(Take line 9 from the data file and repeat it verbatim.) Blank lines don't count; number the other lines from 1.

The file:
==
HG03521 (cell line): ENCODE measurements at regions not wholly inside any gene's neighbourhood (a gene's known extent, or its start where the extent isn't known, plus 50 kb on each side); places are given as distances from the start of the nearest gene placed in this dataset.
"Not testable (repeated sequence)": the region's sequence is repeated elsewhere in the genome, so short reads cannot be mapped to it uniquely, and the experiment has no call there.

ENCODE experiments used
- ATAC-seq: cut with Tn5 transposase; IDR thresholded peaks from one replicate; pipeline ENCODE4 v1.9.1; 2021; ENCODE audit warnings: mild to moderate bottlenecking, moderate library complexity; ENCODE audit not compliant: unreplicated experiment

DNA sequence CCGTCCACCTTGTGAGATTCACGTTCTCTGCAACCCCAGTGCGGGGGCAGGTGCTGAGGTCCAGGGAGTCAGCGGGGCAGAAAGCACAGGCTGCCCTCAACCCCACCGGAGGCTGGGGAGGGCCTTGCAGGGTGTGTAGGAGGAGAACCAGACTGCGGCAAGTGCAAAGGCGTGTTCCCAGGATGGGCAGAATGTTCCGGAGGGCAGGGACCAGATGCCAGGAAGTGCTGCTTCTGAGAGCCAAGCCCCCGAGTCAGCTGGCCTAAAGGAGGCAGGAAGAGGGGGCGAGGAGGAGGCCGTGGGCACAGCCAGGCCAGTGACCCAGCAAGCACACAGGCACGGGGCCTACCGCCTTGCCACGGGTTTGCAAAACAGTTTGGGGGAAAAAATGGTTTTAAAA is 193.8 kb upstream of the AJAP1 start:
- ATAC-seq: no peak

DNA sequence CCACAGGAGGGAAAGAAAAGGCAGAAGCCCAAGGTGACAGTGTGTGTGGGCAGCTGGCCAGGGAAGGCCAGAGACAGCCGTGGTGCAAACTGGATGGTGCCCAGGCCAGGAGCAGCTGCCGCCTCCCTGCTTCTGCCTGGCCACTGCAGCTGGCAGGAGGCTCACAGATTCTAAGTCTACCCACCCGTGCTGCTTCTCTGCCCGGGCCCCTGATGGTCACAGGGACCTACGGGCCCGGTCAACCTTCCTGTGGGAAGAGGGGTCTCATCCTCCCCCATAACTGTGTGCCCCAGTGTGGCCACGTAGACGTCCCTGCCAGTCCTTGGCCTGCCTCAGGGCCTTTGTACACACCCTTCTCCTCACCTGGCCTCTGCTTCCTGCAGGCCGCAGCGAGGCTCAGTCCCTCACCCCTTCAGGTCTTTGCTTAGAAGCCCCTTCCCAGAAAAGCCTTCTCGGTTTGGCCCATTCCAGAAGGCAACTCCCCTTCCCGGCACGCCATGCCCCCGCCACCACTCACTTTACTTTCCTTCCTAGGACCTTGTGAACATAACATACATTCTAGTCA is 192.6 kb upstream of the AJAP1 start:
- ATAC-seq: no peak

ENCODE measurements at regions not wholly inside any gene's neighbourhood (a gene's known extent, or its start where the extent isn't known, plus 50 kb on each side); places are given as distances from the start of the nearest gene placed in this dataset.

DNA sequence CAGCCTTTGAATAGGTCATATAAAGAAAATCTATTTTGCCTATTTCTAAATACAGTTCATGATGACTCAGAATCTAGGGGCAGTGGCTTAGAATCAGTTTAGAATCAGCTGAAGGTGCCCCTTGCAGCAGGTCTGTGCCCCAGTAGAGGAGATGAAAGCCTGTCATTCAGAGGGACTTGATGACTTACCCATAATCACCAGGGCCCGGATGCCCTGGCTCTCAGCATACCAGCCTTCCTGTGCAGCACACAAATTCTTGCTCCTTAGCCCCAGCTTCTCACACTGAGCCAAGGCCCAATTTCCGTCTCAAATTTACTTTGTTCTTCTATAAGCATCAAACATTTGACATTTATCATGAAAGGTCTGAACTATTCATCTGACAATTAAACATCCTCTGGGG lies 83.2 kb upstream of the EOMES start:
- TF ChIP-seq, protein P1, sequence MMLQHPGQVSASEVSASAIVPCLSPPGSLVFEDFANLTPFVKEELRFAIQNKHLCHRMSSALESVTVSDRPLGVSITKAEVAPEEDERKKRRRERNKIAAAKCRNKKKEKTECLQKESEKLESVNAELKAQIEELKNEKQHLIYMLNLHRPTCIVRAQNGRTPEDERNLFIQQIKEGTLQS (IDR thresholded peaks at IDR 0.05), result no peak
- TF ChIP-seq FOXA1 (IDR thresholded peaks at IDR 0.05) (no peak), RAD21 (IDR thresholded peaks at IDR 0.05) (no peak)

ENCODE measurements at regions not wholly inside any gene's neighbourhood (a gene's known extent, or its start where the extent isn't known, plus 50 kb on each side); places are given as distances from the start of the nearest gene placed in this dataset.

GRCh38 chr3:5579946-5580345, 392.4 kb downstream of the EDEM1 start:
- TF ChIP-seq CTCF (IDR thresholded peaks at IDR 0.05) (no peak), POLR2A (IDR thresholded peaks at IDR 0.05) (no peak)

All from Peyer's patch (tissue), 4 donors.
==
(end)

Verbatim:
ENCODE measurements at regions not wholly inside any gene's neighbourhood (a gene's known extent, or its start where the extent isn't known, plus 50 kb on each side); places are given as distances from the start of the nearest gene placed in this dataset.